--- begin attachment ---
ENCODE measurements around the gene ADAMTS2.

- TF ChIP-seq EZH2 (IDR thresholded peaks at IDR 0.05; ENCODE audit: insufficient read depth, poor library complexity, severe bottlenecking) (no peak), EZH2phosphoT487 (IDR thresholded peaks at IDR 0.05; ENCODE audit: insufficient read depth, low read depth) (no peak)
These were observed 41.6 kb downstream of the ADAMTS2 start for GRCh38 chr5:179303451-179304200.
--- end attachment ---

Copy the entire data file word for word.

ENCODE measurements around the gene ADAMTS2.

- TF ChIP-seq EZH2 (IDR thresholded peaks at IDR 0.05; ENCODE audit: insufficient read depth, poor library complexity, severe bottlenecking) (no peak), EZH2phosphoT487 (IDR thresholded peaks at IDR 0.05; ENCODE audit: insufficient read depth, low read depth) (no peak)
These were observed 41.6 kb downstream of the ADAMTS2 start for GRCh38 chr5:179303451-179304200.